Ninety-four G. cinereus were captured in 37 stations (37% of all sampled stations), of which 26 males, 66 females and 2 of unidentified sex (28%, 70%, 2% respectively). They were trapped between May 7th and July 2nd. Most of the individuals were captured in the Grèves d’Ostende et de Chevroux reserve (61%; Figure 4b), some in the Motte reserve (28%; Figure 4a), and a few in the Grèves de la Corbière et de Chevroux (4%), Cudrefin (3%), Cheyres (2%) and Grèves de Cheseaux (2%) reserves. The various habitats in which G. cinereus were captured are listed in Table 1. Median depth of the stations in which G. cinereus was captured was 21 cm, median helophyte cover – 75%, median hydrophyte cover – 1%, and median for both fish and fry presence – 0. The medians of these measures did not differ significantly from those of stations in which the species was not detected (two-sided Wilcoxon test, Wdepth =1107, p-valuedepth = 0.37, Whelophyte cover = 1232.5, p-valuehelophyte cover = 0.735, Whydrophyte cover = 1181.5, p-valuehydrophyte cover = 0.989, Wfish = 1299, p-valuefish = 0.322), except for the presence of fry. G. cinereus was significantly more found in stations in which no fry had been detected (Wfry = 1009, p-valuefry = 0.033). Measures from stations in which G. cinereus was found did not significantly differ from those of stations in which G. bilineatus was captured (Wdepth =196.5, p-valuedepth = 0.774, Whelophyte cover = 236, p-valuehelophyte cover = 0.188, Whydrophyte cover = 199.5, p-valuehydrophyte cover = 0.709).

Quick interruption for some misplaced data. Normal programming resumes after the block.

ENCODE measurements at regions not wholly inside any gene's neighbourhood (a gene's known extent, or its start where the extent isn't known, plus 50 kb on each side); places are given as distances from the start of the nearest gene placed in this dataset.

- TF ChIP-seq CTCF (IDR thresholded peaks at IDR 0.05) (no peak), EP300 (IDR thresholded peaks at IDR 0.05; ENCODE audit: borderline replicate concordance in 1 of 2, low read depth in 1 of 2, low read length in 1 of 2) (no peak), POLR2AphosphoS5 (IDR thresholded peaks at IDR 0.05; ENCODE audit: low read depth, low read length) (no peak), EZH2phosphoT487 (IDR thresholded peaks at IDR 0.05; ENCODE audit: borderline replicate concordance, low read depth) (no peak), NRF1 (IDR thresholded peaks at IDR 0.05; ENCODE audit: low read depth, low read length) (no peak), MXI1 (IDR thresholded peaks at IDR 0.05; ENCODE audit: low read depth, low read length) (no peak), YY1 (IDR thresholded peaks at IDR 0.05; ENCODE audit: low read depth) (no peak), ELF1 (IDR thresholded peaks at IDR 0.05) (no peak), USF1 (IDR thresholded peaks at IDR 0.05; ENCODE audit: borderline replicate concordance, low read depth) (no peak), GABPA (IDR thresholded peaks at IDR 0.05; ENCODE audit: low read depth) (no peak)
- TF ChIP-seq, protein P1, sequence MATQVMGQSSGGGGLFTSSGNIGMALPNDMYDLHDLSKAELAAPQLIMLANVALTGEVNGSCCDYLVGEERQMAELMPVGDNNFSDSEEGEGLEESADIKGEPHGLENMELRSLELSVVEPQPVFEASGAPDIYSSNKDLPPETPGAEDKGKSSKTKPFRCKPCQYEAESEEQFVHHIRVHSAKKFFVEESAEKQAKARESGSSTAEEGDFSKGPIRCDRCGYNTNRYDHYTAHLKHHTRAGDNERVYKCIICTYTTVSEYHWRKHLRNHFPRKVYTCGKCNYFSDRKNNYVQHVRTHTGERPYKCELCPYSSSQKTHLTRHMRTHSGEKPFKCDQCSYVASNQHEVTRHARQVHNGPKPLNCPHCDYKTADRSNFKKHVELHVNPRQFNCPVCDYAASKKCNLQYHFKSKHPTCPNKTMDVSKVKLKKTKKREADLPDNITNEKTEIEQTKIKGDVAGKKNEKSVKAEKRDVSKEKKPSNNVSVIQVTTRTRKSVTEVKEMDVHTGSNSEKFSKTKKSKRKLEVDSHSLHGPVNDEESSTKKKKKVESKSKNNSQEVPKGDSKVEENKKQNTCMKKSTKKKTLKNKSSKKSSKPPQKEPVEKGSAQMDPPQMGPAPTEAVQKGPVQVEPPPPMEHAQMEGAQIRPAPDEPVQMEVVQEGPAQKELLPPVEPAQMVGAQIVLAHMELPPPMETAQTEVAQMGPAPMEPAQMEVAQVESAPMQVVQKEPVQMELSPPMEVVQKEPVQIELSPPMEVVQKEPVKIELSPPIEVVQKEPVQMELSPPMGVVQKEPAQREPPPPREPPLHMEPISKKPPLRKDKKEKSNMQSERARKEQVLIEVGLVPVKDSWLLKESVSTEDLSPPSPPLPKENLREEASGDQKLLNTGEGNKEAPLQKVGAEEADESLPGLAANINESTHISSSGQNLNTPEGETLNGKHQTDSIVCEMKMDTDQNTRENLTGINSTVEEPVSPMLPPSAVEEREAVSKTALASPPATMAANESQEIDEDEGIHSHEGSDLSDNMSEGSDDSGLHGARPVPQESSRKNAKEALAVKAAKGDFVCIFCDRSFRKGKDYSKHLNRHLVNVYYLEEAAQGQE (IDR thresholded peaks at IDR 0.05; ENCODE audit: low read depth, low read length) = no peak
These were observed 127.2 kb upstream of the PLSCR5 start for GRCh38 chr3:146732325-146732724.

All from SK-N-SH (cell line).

Graphoderus zonatus

Four G. zonatus were captured in three stations (3% of all sampled stations), of which three males and one female, between May 17th and May 30th. One specimen was captured in the Grèves de Cheseaux reserve and three were captured in the Motte reserve. The habitat types in which G. zonatus was captured are listed in Table 1. The measurements of the three stations in which the species was captured were, respectively, as following: helophyte cover 60%; 50%; 90%, hydrophyte cover 0%; 3%; 0% and depth 15 cm; 40 cm; 24 cm. Given the low number of individuals captured, we did not include the species in further analysis.

Niche analyses